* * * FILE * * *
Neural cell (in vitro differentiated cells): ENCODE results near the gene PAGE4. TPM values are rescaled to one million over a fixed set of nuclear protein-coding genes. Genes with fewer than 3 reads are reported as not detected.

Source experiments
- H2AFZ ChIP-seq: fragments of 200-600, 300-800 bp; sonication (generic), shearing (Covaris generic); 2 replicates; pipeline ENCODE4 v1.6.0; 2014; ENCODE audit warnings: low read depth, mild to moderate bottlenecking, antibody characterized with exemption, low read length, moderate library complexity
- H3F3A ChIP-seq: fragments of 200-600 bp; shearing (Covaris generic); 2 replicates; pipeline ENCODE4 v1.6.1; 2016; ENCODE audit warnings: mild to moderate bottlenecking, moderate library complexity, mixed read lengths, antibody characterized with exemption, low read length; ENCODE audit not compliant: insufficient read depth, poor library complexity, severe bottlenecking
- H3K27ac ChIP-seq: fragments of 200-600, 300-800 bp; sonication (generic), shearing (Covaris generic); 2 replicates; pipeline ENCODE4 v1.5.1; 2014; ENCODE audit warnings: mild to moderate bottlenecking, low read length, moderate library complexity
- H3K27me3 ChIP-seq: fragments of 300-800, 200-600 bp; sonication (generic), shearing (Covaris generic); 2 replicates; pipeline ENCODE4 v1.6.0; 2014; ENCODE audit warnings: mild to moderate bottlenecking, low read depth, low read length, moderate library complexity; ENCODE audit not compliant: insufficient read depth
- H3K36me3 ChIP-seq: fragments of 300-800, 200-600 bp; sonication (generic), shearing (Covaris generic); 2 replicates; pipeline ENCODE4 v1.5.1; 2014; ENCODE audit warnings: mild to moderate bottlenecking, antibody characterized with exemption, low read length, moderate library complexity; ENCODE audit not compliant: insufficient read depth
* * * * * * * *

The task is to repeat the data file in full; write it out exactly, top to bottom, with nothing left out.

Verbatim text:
Neural cell (in vitro differentiated cells): ENCODE results near the gene PAGE4. TPM values are rescaled to one million over a fixed set of nuclear protein-coding genes. Genes with fewer than 3 reads are reported as not detected.

Source experiments
- H2AFZ ChIP-seq: fragments of 200-600, 300-800 bp; sonication (generic), shearing (Covaris generic); 2 replicates; pipeline ENCODE4 v1.6.0; 2014; ENCODE audit warnings: low read depth, mild to moderate bottlenecking, antibody characterized with exemption, low read length, moderate library complexity
- H3F3A ChIP-seq: fragments of 200-600 bp; shearing (Covaris generic); 2 replicates; pipeline ENCODE4 v1.6.1; 2016; ENCODE audit warnings: mild to moderate bottlenecking, moderate library complexity, mixed read lengths, antibody characterized with exemption, low read length; ENCODE audit not compliant: insufficient read depth, poor library complexity, severe bottlenecking
- H3K27ac ChIP-seq: fragments of 200-600, 300-800 bp; sonication (generic), shearing (Covaris generic); 2 replicates; pipeline ENCODE4 v1.5.1; 2014; ENCODE audit warnings: mild to moderate bottlenecking, low read length, moderate library complexity
- H3K27me3 ChIP-seq: fragments of 300-800, 200-600 bp; sonication (generic), shearing (Covaris generic); 2 replicates; pipeline ENCODE4 v1.6.0; 2014; ENCODE audit warnings: mild to moderate bottlenecking, low read depth, low read length, moderate library complexity; ENCODE audit not compliant: insufficient read depth
- H3K36me3 ChIP-seq: fragments of 300-800, 200-600 bp; sonication (generic), shearing (Covaris generic); 2 replicates; pipeline ENCODE4 v1.5.1; 2014; ENCODE audit warnings: mild to moderate bottlenecking, antibody characterized with exemption, low read length, moderate library complexity; ENCODE audit not compliant: insufficient read depth